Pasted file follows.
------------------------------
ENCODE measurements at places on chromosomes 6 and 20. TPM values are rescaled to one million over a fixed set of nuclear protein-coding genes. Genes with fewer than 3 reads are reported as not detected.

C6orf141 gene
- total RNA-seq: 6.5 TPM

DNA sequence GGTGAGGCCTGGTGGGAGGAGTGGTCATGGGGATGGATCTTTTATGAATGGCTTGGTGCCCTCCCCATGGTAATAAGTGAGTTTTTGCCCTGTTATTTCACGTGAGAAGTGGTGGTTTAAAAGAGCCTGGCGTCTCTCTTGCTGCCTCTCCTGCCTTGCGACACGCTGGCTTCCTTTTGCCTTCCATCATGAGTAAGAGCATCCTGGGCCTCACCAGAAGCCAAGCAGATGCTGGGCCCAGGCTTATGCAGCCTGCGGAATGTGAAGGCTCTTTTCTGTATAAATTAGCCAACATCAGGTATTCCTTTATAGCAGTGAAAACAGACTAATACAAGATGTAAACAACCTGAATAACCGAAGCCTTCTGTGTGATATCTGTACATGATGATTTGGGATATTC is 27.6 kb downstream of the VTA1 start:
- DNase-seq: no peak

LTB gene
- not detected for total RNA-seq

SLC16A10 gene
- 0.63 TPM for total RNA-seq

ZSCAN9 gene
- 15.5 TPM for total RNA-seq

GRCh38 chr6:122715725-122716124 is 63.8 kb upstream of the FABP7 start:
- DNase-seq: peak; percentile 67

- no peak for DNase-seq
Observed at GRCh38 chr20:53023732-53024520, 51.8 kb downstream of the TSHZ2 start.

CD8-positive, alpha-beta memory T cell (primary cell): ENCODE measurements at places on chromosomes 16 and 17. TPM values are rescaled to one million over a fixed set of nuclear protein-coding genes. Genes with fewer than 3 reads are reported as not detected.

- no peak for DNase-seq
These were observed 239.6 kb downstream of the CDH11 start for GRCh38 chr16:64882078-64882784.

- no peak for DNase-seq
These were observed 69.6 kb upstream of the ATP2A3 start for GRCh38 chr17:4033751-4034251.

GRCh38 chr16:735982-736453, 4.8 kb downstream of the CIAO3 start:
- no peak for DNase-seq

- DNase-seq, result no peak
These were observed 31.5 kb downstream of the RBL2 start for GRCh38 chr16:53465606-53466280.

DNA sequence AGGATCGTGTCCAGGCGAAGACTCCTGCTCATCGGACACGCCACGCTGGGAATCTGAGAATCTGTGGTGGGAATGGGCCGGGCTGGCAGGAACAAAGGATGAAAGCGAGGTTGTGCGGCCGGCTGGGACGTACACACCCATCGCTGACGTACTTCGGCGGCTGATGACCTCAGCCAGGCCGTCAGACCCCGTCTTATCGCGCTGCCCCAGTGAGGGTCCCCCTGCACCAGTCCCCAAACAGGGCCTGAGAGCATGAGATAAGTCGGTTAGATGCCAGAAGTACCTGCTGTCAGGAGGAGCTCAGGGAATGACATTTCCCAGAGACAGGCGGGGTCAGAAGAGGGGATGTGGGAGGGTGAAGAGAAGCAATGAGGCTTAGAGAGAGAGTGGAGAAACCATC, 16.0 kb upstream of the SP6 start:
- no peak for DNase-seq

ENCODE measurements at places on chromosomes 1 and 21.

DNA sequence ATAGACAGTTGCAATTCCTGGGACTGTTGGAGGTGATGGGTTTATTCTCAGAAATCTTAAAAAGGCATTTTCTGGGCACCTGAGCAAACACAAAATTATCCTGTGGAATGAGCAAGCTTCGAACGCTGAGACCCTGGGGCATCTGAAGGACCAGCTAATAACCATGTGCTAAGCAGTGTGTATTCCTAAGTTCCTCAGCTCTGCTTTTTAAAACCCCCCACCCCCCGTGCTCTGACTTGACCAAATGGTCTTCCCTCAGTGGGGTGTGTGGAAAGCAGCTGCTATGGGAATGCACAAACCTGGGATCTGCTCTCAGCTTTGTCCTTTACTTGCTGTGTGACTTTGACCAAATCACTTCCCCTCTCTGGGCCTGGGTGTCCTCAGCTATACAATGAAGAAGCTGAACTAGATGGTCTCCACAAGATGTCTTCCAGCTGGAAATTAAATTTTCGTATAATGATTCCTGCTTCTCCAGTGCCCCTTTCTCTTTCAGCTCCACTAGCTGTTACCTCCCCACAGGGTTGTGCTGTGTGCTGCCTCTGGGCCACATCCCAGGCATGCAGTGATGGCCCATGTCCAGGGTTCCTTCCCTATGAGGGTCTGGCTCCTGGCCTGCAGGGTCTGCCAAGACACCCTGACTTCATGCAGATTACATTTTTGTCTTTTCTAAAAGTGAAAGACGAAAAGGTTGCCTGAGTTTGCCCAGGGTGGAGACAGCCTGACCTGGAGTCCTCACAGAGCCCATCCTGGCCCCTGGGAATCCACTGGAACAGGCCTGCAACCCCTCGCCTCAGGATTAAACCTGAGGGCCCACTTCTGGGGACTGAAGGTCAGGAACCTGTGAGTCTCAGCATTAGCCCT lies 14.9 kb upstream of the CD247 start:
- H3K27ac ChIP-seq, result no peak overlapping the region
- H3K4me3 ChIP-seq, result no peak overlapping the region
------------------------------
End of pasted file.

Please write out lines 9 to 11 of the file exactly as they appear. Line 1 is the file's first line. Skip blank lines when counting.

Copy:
- 0.63 TPM for total RNA-seq

ZSCAN9 gene
- 15.5 TPM for total RNA-seq